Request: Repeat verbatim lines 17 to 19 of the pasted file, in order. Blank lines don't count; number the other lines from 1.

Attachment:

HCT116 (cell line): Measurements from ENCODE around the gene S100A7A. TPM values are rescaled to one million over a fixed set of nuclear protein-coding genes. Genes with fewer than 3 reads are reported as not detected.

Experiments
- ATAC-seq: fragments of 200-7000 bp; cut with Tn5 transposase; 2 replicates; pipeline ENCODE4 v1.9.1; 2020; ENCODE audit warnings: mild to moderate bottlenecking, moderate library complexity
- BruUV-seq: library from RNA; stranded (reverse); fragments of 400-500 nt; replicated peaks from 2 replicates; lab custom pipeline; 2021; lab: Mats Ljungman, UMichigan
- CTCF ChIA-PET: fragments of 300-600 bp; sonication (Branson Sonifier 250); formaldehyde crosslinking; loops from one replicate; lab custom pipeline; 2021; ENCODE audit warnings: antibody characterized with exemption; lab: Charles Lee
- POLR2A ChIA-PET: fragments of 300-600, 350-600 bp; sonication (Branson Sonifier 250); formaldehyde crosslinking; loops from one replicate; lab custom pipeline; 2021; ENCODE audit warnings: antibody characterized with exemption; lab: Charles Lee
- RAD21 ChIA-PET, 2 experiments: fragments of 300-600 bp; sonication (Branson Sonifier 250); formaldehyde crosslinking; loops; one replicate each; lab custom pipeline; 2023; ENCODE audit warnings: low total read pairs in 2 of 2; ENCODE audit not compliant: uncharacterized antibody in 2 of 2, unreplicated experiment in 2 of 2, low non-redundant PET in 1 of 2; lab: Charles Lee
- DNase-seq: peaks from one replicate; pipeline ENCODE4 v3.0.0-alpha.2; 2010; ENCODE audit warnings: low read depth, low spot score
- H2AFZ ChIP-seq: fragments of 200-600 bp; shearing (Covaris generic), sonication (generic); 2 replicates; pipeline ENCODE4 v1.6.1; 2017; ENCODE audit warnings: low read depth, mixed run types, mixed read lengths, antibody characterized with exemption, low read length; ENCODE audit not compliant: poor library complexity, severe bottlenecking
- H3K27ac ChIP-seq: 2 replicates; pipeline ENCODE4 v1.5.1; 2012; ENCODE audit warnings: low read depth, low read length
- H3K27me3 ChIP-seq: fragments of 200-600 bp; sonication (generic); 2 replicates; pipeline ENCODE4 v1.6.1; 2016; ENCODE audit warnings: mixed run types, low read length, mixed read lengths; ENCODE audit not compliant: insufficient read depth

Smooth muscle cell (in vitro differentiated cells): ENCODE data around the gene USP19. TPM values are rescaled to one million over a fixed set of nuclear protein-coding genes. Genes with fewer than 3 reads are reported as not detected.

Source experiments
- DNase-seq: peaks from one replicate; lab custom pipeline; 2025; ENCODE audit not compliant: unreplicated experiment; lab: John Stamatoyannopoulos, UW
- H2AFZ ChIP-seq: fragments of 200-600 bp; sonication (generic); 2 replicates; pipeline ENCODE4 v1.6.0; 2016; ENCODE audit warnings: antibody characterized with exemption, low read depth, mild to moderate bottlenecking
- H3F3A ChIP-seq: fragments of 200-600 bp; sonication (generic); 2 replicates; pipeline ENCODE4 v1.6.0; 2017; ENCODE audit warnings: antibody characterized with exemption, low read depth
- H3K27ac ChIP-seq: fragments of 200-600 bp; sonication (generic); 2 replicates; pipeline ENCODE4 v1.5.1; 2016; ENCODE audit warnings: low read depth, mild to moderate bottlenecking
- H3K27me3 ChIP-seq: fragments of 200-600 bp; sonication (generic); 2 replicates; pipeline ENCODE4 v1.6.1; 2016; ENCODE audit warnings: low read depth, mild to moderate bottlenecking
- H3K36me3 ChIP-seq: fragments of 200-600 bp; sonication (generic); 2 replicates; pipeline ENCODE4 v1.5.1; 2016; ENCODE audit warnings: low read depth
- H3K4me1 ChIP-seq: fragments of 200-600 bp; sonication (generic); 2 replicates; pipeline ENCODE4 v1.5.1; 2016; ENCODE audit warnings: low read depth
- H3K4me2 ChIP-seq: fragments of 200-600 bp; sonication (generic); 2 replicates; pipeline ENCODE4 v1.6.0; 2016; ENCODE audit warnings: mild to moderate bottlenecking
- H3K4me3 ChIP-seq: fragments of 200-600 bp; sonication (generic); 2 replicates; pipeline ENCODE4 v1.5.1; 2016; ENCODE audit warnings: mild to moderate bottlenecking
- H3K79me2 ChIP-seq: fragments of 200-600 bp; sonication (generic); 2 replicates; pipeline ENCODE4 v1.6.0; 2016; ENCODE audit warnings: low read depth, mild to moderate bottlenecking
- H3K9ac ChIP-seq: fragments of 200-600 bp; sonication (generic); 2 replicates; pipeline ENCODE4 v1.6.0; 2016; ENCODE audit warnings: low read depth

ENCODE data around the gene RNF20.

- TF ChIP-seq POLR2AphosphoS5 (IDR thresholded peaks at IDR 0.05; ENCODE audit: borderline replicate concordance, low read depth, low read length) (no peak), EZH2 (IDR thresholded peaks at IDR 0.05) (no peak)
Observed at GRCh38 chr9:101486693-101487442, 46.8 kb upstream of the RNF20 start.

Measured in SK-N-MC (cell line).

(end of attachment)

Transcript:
- H3K27ac ChIP-seq: fragments of 200-600 bp; sonication (generic); 2 replicates; pipeline ENCODE4 v1.5.1; 2016; ENCODE audit warnings: low read depth, mild to moderate bottlenecking
- H3K27me3 ChIP-seq: fragments of 200-600 bp; sonication (generic); 2 replicates; pipeline ENCODE4 v1.6.1; 2016; ENCODE audit warnings: low read depth, mild to moderate bottlenecking
- H3K36me3 ChIP-seq: fragments of 200-600 bp; sonication (generic); 2 replicates; pipeline ENCODE4 v1.5.1; 2016; ENCODE audit warnings: low read depth